Story-tellers, social theorists, and theologians all create virtual worlds — narratives — that we inhabit through our imagination.
Such imaginary worlds interact with the physical world. They give you fantasies and phantoms that affect you physiologically, causing your hair to stand on end, or your tears to flow, or your cuddle hormones to mellow you up. There are ideological and ethical consequences as well. The characters in a story show you how to live, or sometimes how not to live, though you may not necessarily draw the message that the creator intended.
Real and imaginary worlds affect each other. To get into a story we have to “suspend disbelief” by going along with some plots that may violate common sense. Thus for the moment we may accept the premise that Peter Pan can fly and that Dracula sucks human blood and is terrified of garlic.
We may also accept implausible narratives in a deeper sense, developing the conviction for example that water has been turned into wine or that workers can seize control of factories and transform them into idyllic regimes of efficiency and freedom. The relaxing of everyday standards of reality-testing may allow us to revise our lives and surmount hardship with perfect faith. We carry selected stories around with us, drawing upon them to restore our flagging spirits as each new need arises. Hope is the enduring suspension of disbelief.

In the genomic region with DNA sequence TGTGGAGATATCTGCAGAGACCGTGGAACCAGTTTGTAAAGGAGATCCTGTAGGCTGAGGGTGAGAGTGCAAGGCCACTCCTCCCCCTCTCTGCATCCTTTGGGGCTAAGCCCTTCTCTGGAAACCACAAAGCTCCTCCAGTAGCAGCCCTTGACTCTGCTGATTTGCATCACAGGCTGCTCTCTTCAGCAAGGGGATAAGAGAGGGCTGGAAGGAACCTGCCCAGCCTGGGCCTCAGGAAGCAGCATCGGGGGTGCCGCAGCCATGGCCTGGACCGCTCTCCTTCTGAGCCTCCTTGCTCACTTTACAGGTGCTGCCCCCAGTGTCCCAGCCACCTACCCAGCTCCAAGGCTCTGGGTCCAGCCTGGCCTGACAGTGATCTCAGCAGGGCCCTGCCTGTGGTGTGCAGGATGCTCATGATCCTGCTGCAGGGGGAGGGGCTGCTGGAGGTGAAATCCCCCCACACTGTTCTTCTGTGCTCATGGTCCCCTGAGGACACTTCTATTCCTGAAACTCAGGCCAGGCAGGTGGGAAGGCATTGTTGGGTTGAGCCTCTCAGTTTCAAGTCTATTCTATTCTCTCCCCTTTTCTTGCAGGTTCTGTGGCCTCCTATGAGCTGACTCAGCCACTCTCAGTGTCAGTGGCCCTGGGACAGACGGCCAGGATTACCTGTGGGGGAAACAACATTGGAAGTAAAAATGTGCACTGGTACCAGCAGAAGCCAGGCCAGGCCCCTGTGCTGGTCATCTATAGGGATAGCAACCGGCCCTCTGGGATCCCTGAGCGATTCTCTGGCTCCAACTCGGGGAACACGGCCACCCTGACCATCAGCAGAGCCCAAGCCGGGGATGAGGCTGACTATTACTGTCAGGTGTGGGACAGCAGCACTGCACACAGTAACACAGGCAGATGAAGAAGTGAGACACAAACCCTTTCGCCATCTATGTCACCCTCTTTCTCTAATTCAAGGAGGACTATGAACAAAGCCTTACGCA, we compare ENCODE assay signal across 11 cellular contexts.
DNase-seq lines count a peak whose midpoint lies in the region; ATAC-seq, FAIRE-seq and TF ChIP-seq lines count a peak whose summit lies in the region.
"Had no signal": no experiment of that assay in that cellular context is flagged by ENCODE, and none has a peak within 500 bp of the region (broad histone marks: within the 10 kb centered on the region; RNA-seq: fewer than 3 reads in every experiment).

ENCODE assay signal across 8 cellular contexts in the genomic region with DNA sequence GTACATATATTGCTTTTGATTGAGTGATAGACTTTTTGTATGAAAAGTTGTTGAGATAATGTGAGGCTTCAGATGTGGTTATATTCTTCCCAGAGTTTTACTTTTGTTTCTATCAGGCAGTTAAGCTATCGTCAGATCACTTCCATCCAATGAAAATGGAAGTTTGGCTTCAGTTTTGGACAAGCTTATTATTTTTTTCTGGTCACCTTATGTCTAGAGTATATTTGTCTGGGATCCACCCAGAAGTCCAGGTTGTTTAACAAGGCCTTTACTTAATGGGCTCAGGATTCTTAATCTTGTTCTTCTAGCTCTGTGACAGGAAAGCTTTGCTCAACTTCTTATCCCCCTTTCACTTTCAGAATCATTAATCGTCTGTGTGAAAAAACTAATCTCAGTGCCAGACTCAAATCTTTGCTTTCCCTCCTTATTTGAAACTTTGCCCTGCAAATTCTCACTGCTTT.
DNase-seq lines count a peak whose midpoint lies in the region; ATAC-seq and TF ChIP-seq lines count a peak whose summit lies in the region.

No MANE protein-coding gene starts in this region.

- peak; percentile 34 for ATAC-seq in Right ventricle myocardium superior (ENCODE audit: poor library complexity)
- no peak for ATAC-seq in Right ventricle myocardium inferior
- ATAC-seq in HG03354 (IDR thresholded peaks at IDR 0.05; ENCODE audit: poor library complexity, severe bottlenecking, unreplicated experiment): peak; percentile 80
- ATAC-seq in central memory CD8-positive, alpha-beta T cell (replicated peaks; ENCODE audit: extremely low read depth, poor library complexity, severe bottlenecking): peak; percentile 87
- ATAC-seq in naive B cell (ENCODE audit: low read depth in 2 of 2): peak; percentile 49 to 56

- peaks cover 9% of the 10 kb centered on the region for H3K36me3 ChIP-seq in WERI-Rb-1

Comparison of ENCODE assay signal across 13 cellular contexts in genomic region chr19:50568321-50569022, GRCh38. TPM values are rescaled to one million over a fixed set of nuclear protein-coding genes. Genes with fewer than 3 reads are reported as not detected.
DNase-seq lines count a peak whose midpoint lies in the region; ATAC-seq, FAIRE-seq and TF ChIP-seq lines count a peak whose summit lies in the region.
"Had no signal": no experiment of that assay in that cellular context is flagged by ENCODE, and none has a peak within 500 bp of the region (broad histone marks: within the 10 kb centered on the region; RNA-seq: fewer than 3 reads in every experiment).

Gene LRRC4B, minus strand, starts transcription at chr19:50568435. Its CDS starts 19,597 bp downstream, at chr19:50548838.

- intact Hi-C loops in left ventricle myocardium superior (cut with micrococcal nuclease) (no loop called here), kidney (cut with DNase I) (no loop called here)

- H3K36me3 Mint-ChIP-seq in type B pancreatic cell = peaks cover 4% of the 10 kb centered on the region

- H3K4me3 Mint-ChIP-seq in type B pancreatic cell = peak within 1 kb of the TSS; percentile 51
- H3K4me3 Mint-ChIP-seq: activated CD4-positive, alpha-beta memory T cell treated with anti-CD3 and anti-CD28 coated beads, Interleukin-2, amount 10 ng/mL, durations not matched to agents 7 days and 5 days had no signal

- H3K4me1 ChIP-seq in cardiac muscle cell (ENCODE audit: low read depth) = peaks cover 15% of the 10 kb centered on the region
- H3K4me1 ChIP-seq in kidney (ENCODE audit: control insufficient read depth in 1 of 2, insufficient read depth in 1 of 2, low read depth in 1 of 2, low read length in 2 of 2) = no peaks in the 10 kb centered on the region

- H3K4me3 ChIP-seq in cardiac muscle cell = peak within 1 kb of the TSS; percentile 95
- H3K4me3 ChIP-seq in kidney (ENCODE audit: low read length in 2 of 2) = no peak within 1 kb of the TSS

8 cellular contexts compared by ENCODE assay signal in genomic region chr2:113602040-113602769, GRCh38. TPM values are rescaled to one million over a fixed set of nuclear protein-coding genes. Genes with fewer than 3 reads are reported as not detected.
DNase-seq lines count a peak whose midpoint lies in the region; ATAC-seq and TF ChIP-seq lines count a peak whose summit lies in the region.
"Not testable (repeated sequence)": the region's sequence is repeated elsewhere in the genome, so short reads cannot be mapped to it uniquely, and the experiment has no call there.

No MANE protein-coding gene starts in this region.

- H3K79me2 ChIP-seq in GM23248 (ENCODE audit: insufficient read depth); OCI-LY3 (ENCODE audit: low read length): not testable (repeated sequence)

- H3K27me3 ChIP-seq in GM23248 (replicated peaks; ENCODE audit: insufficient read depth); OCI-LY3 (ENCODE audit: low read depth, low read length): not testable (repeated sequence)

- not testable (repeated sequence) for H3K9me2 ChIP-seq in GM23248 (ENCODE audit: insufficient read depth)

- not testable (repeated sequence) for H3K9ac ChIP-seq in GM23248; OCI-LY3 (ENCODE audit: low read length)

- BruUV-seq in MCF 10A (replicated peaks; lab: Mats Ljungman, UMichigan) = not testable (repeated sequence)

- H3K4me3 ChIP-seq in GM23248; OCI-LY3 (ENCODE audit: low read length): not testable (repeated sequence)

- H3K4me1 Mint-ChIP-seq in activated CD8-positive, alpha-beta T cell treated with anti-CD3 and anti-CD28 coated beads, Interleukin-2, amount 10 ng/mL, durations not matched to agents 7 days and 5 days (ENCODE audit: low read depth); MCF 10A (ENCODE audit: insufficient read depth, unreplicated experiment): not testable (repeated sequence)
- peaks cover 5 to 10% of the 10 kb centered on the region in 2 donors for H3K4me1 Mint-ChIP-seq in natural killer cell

Yet there are limits. No psychologist has, to my knowledge, studied the principles by which we decide whether to go along with a story or slam the book shut in disgust. Certainly, however, our decision must depend on whether the plot jibes with our deeper values, at least when we are uncertain whether to suspend disbelief in a serious way. To accept stories about the tooth fairy or leprechauns is only playful and need not be integrated with our everyday working theories. But if a serious story’s protagonist behaves immorally, we experience an inner conflict: Shall I go along with the character and give him a chance to straighten out, or shall I reject the whole plot as indecent? Our empathy for a character somehow depends on our approval of him. But the relationship between morality and empathy is reciprocal. It is through empathizing that our own views of reality and our own ethical standards undergo change.
Stories do influence us, for good or ill, when the author wins us over, persuading us to empathize with his character and suspend disbelief. If the disbelief remains suspended permanently our world view is changed. The transformation reveals the power, both magical and the insidious, of virtual worlds to alter real ones.